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Is it Forgetfulness or is it Alzheimer’s?

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I have not taken a real opinion poll, but from feedback I get as a geriatric care manager from my clients what scares them most is not the prospect of dying.  It is the prospect of losing their mental abilities.  Alzheimer’s disease is high on the list of “feared medical conditions” even though it is down at number seven on the list of overall causes of death among Americans.  With “National Memory Screening Day” coming up on November 16, I thought it would be a good time to share a few perspectives on Alzheimer’s and related cognitive conditions.

Alzheimer’s is just one of the three major types of dementia that health care experts talk about.  Dementia is any disease that can cause progressive loss of memory or function.  Alzheimer’s has a lot of “name recognition,” but there also is vascular dementia.  Vascular dementia is a result of the arteries that bring blood to the brain hardening.  Just like the kind of hardening of arteries that starves the heart over time, vascular dementia starves the brain.  Finally, there is a third category that covers a number of conditions like Lewy Body, frontotemporal dementia and even Mad Cow disease, but these are quite uncommon.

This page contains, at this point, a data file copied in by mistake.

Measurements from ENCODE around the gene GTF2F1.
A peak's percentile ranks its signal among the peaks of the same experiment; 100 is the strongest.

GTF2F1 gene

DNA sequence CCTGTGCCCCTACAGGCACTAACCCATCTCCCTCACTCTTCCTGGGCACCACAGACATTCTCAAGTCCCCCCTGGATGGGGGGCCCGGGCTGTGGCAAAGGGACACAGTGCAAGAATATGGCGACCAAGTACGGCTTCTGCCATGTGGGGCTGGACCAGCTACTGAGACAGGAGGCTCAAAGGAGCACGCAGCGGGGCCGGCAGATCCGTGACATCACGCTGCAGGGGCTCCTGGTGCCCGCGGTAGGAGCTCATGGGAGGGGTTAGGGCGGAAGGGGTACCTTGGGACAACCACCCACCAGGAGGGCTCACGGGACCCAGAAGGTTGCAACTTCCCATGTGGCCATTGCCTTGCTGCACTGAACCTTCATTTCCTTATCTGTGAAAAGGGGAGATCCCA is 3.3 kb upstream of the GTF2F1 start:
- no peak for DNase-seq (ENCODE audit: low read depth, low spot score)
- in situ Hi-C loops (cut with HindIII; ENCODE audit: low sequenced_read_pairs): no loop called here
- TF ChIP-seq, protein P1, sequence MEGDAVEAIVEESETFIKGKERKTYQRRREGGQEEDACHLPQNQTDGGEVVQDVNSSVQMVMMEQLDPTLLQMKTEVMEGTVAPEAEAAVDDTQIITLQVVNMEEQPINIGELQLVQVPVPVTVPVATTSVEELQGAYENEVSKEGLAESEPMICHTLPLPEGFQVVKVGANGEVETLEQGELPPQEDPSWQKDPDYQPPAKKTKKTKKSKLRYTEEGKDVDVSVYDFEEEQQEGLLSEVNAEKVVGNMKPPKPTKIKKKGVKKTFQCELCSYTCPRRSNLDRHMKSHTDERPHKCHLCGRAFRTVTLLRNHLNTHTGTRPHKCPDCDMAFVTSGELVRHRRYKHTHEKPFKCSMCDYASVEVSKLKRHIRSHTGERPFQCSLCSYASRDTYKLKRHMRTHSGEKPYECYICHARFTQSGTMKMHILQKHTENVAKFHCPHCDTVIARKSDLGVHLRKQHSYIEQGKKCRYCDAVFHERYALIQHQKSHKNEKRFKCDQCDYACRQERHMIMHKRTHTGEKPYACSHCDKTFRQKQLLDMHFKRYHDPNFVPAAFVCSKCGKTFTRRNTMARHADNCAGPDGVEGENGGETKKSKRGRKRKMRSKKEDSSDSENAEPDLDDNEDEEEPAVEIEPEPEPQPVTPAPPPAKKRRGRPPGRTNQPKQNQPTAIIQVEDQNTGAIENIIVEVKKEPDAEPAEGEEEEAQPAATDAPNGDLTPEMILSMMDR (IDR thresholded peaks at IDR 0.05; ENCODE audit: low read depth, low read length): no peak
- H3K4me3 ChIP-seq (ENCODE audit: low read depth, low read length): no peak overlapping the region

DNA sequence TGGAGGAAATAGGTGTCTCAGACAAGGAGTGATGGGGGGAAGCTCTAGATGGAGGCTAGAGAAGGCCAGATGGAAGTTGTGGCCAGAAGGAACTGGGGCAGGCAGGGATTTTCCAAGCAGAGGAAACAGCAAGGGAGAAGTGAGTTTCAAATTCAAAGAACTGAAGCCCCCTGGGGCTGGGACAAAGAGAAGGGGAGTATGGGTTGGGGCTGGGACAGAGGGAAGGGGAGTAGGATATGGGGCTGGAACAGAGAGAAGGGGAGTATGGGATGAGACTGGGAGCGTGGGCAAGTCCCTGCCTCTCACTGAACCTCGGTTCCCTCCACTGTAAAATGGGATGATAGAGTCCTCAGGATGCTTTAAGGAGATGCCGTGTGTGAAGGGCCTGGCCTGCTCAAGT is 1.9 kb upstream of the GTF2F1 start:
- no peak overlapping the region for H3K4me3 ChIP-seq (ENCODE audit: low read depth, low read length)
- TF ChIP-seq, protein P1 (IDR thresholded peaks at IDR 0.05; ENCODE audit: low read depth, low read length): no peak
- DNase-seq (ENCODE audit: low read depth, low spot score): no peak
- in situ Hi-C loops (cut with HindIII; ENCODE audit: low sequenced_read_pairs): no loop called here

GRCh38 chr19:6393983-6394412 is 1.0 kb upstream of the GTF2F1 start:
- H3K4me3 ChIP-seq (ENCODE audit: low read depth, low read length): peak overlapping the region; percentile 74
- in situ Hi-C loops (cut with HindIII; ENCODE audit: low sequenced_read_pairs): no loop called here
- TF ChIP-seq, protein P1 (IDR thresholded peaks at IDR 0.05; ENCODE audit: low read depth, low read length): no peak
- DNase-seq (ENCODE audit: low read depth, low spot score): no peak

There also are “dementias” that are reversible.  Depression can be confused with other dementias, and it is very common among older adults.  Other medical conditions like hypothyroidism, Lupus, vasculitis, some venereal disease or B12 deficiency can cause reversible dementia.  Substance abuse – common among older adults – is a source of reversible dementia.  And other prescription medications can impair recall and cognitive function.

Some of the classic signs of the onset of Alzheimer’s disease you can look for include when the individual:

  • Tells the same stories
  • Asks the same questions
  • Has difficulty with numbers
  • No longer does the things they commonly have done (cooking, sewing)
  • Gets lost in unfamiliar places (restaurants)
  • Neglects their own self-care
  • Defers to a caregiver (“Ask my spouse”).

A person can do a small self-check as well.   I suggest to my clients that each evening they write down a short list of notable events from that day.  The next morning they should review what they wrote the night before to determine if they can remember them.  It gives them peace of mind, because we tend to forget that everyone forgets some things along the way.

There is a lot more ground to cover on this, and I will get to more in later postings.  For more answers or resources, go to the web site of the Alzheimer’s Foundation of America.  I also would like to address your concerns or questions in future postings, so please e-mail me at Charlotte Bishop.

Charlotte Bishop is a Geriatric Care Manager and founder of Creative Case Management, certified professionals who are geriatric advocates, resources, counselors and friends to older adults and their families throughout metropolitan Chicago. Please email your questions to Charlotte Bishop.,geriatric care manager Chicago,geriatric care Chicago.

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